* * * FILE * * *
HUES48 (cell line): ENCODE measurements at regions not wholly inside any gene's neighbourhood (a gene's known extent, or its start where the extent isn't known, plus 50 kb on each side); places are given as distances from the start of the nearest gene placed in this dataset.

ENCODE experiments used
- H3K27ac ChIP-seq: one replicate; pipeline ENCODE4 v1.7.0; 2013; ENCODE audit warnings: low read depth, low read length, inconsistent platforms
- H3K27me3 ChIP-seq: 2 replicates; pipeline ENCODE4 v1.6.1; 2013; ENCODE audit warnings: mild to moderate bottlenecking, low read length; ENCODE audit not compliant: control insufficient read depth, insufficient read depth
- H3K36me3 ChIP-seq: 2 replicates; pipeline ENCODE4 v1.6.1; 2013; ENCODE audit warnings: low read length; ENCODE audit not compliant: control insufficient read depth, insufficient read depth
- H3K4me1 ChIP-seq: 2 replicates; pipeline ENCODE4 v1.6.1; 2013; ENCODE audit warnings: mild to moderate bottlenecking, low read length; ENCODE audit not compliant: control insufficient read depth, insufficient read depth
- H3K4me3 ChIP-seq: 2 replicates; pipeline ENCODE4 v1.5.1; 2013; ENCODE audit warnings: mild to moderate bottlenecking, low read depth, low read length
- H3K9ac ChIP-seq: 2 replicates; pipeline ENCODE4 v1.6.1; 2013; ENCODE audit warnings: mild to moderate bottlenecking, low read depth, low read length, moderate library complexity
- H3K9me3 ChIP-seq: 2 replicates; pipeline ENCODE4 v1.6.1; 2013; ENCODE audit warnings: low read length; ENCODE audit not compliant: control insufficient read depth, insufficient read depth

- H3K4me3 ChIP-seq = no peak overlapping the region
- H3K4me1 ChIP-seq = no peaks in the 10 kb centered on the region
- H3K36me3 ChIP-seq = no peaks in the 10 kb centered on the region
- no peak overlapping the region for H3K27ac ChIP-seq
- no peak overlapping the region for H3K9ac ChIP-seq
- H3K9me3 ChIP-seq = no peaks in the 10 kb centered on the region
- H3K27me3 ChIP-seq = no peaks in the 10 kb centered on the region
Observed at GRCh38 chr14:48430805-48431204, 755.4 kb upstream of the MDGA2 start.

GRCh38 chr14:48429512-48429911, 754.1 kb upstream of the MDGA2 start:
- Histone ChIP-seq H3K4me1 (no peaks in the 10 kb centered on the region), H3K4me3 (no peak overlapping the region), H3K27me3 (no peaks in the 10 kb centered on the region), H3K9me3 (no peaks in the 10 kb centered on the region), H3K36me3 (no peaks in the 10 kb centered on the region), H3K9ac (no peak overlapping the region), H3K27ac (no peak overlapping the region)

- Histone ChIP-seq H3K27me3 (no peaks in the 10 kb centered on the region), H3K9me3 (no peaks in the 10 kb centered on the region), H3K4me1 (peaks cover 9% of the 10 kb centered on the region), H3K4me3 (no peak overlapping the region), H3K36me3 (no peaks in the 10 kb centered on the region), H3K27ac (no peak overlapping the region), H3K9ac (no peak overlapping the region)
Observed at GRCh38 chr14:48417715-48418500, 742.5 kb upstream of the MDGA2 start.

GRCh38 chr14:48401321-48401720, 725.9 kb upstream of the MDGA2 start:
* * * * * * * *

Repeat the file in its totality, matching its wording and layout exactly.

HUES48 (cell line): ENCODE measurements at regions not wholly inside any gene's neighbourhood (a gene's known extent, or its start where the extent isn't known, plus 50 kb on each side); places are given as distances from the start of the nearest gene placed in this dataset.

ENCODE experiments used
- H3K27ac ChIP-seq: one replicate; pipeline ENCODE4 v1.7.0; 2013; ENCODE audit warnings: low read depth, low read length, inconsistent platforms
- H3K27me3 ChIP-seq: 2 replicates; pipeline ENCODE4 v1.6.1; 2013; ENCODE audit warnings: mild to moderate bottlenecking, low read length; ENCODE audit not compliant: control insufficient read depth, insufficient read depth
- H3K36me3 ChIP-seq: 2 replicates; pipeline ENCODE4 v1.6.1; 2013; ENCODE audit warnings: low read length; ENCODE audit not compliant: control insufficient read depth, insufficient read depth
- H3K4me1 ChIP-seq: 2 replicates; pipeline ENCODE4 v1.6.1; 2013; ENCODE audit warnings: mild to moderate bottlenecking, low read length; ENCODE audit not compliant: control insufficient read depth, insufficient read depth
- H3K4me3 ChIP-seq: 2 replicates; pipeline ENCODE4 v1.5.1; 2013; ENCODE audit warnings: mild to moderate bottlenecking, low read depth, low read length
- H3K9ac ChIP-seq: 2 replicates; pipeline ENCODE4 v1.6.1; 2013; ENCODE audit warnings: mild to moderate bottlenecking, low read depth, low read length, moderate library complexity
- H3K9me3 ChIP-seq: 2 replicates; pipeline ENCODE4 v1.6.1; 2013; ENCODE audit warnings: low read length; ENCODE audit not compliant: control insufficient read depth, insufficient read depth

- H3K4me3 ChIP-seq = no peak overlapping the region
- H3K4me1 ChIP-seq = no peaks in the 10 kb centered on the region
- H3K36me3 ChIP-seq = no peaks in the 10 kb centered on the region
- no peak overlapping the region for H3K27ac ChIP-seq
- no peak overlapping the region for H3K9ac ChIP-seq
- H3K9me3 ChIP-seq = no peaks in the 10 kb centered on the region
- H3K27me3 ChIP-seq = no peaks in the 10 kb centered on the region
Observed at GRCh38 chr14:48430805-48431204, 755.4 kb upstream of the MDGA2 start.

GRCh38 chr14:48429512-48429911, 754.1 kb upstream of the MDGA2 start:
- Histone ChIP-seq H3K4me1 (no peaks in the 10 kb centered on the region), H3K4me3 (no peak overlapping the region), H3K27me3 (no peaks in the 10 kb centered on the region), H3K9me3 (no peaks in the 10 kb centered on the region), H3K36me3 (no peaks in the 10 kb centered on the region), H3K9ac (no peak overlapping the region), H3K27ac (no peak overlapping the region)

- Histone ChIP-seq H3K27me3 (no peaks in the 10 kb centered on the region), H3K9me3 (no peaks in the 10 kb centered on the region), H3K4me1 (peaks cover 9% of the 10 kb centered on the region), H3K4me3 (no peak overlapping the region), H3K36me3 (no peaks in the 10 kb centered on the region), H3K27ac (no peak overlapping the region), H3K9ac (no peak overlapping the region)
Observed at GRCh38 chr14:48417715-48418500, 742.5 kb upstream of the MDGA2 start.

GRCh38 chr14:48401321-48401720, 725.9 kb upstream of the MDGA2 start: